Therapeutic Visitation

Frustrated Father trying to appease daughter

The parties, who were never married, have two children together, the younger of whom is now 17 years old. The parents have been litigating custody and visitation issues for almost the entire lives of their children.

In its December 28, 2016 decision in Matter of Sullivan v. Plotnick, the Appellate Division, Second Department, addressed a family’s relationships, concluding (?) more than a decade of litigation. By consent orders in 2004 and 2005, the mother had physical custody of the children. In 2007, the mother petitioned to modify the earlier-agreed visitation schedule. Without a hearing., the Family Court granted the father’s motion to dismiss the mother’s petition. On a prior appeal, the Second Department reversed that order and remitted the matter for a hearing. In 2010, the father filed a petition to modify the custody and visitation orders so as to award him sole custody of the children, alleging that the mother interfered with his parenting time.

In July 2010, while these proceedings were pending, the children’s paternal uncle contacted the children and revealed that the father had been previously married, and that they had two older siblings. The children were upset that the father had withheld this information and refused to visit or communicate with the father.

In an attempt to rehabilitate the relationship between the father and the children, in 2010 the Family Court directed therapeutic visitation. The father subsequently filed two motions alleging that the mother had violated that direction. He also filed petitions to vacate a 2007 support order, and sought sole physical and legal custody on the basis of the mother’s alienation. After a hearing, by order dated September 6, 2011, the Family Court found that the mother willfully violated the orders directing therapeutic visitation.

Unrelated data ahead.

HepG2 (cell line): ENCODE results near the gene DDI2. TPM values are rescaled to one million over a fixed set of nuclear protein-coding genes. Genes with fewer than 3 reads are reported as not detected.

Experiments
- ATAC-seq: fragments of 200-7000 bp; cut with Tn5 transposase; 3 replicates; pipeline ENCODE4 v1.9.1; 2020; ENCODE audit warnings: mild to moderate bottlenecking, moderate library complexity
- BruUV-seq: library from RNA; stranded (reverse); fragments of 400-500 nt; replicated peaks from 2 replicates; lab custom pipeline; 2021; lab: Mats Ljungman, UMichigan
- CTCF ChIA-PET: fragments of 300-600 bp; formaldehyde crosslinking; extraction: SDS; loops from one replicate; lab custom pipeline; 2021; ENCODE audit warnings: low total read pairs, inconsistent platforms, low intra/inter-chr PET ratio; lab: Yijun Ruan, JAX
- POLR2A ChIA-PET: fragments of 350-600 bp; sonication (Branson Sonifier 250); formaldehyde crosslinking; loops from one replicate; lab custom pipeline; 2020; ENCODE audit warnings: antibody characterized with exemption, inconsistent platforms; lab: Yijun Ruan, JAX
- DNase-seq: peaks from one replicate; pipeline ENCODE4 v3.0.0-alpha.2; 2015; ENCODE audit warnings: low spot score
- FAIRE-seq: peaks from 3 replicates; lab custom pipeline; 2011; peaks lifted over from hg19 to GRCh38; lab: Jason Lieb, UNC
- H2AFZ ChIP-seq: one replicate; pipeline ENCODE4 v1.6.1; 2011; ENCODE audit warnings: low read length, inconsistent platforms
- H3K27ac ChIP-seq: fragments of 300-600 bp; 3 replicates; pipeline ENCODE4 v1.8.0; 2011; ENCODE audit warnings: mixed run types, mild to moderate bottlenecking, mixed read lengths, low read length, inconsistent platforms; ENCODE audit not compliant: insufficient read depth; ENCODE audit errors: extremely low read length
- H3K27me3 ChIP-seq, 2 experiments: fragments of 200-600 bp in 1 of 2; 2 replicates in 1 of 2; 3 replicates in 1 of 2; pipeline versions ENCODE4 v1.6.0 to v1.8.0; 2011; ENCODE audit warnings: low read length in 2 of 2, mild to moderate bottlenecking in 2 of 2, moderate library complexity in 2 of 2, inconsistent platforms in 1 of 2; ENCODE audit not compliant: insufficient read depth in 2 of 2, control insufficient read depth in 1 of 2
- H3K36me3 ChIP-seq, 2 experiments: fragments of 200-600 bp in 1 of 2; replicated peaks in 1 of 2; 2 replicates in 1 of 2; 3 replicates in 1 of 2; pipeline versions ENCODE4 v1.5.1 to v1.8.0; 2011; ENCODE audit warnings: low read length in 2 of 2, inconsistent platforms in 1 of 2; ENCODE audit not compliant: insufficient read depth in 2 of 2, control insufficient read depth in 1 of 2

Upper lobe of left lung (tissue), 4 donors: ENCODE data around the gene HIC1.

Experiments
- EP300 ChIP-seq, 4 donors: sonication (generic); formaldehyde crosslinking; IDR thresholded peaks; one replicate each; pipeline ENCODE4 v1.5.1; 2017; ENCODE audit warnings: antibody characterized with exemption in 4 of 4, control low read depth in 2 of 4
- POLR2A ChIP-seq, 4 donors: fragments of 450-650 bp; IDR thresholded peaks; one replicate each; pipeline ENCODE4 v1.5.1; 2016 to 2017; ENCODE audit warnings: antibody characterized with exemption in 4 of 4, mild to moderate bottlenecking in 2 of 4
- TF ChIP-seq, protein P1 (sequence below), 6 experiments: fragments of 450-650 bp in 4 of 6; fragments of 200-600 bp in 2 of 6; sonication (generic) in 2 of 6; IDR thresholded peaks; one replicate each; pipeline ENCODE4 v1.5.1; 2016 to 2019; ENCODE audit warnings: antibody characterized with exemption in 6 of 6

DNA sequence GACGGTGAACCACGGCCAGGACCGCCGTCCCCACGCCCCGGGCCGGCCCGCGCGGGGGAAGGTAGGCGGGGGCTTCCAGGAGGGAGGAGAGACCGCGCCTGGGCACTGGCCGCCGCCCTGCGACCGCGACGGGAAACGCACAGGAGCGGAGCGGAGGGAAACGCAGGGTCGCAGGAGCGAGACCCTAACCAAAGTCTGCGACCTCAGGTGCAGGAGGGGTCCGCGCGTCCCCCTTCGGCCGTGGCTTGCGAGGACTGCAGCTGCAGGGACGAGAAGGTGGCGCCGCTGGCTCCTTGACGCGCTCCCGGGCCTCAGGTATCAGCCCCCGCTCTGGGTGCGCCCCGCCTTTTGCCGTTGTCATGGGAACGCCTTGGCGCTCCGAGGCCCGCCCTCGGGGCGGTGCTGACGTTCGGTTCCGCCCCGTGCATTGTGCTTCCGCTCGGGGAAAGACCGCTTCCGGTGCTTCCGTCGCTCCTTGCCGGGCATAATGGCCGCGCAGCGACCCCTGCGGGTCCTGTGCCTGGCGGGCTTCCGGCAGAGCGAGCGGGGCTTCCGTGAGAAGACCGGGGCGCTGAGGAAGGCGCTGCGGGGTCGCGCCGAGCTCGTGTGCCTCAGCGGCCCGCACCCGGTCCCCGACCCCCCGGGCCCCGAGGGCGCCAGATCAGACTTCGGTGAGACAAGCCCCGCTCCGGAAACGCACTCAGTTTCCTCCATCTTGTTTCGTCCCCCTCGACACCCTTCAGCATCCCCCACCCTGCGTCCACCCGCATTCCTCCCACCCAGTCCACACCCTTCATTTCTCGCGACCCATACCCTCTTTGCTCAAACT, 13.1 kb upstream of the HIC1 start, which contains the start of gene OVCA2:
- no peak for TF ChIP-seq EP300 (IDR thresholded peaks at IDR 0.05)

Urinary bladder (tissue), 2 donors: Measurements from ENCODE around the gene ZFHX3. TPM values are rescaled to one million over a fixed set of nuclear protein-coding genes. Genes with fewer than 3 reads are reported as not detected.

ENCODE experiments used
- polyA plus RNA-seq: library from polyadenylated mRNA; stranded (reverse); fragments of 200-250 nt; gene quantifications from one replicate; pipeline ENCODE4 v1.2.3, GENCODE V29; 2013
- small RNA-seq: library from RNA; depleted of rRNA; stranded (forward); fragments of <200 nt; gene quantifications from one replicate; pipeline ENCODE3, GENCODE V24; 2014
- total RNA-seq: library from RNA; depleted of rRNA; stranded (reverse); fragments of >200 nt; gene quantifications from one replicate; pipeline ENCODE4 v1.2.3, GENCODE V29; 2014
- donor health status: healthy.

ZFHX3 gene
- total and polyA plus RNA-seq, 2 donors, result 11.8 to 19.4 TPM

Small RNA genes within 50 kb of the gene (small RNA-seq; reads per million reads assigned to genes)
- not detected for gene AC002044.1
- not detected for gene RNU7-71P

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Diary girl 2.jpgA father’s efforts to push his daughter into keeping a journal disparaging her mother and to be videotaped complaining about her mother caused his visitation to be both supervised and limited. The father’s stated intention to enhance his case that the mother was abusive to her daughter, which both the appointed forensic evaluator and the Court found was not the case, was not justification for the father’s poor judgment.

In her June 14, 2012 decision in Matter of A.H. v C.B., Queens County Family Court Judge Edwina G. Richardson-Mendelson, not only rejected a father’s efforts to expand his visitation, but further limited them.

The father alleged the mother’s abusive behavior towards their daughter constituted the change in circumstances necessary to alter existing arrangements. The father also sought to resume the liberal visitation that he had been informally allowed by the mother following the parties’ divorce. The parties’ 2003 divorce decree granted custody to the mother, but did not deal with visitation issues. As a result, a 2002 Family Court order providing for supervised visitation had remained in effect, although often not followed.

The father claimed that the daughter told him that the mother would call her “a jackass” and “stupid” and that in conversations with the daughter, the mother would disparage the father and his family. The father testified that he began to be concerned that the mother was mistreating his daughter through “verbal abuse” and by putting extreme pressure on the daughter to do well in school. He alleged that the mother slapped the daughter and abused her mentally and emotionally.

In 2009, the father gave his daughter a journal and encouraged her to write in it about her negative experiences with her mother. He also videotaped his daughter talking about her mother in a negative way.


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